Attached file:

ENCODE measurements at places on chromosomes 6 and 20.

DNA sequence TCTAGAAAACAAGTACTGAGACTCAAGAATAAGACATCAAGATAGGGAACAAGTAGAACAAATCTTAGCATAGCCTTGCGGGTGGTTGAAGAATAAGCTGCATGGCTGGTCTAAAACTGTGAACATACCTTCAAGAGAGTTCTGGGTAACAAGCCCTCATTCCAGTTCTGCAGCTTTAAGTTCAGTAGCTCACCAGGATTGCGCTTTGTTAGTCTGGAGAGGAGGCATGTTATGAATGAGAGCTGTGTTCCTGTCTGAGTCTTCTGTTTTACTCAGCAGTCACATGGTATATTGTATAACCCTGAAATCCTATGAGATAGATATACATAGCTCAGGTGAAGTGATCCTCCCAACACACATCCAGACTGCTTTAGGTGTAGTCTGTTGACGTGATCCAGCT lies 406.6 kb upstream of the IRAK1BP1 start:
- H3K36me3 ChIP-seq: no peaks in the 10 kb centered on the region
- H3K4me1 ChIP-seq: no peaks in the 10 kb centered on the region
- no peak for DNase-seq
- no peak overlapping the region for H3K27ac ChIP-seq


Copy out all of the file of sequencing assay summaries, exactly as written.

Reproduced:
ENCODE measurements at places on chromosomes 6 and 20.

DNA sequence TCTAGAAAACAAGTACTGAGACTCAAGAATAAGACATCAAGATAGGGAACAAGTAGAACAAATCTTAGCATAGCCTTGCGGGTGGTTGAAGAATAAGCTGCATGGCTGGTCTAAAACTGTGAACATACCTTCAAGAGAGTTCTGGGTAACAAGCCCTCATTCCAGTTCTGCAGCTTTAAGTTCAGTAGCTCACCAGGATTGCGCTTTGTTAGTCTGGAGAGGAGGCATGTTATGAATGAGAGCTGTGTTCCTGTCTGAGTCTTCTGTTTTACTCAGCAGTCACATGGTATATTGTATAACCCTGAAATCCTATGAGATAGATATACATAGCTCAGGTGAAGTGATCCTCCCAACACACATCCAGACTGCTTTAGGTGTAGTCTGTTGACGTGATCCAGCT lies 406.6 kb upstream of the IRAK1BP1 start:
- H3K36me3 ChIP-seq: no peaks in the 10 kb centered on the region
- H3K4me1 ChIP-seq: no peaks in the 10 kb centered on the region
- no peak for DNase-seq
- no peak overlapping the region for H3K27ac ChIP-seq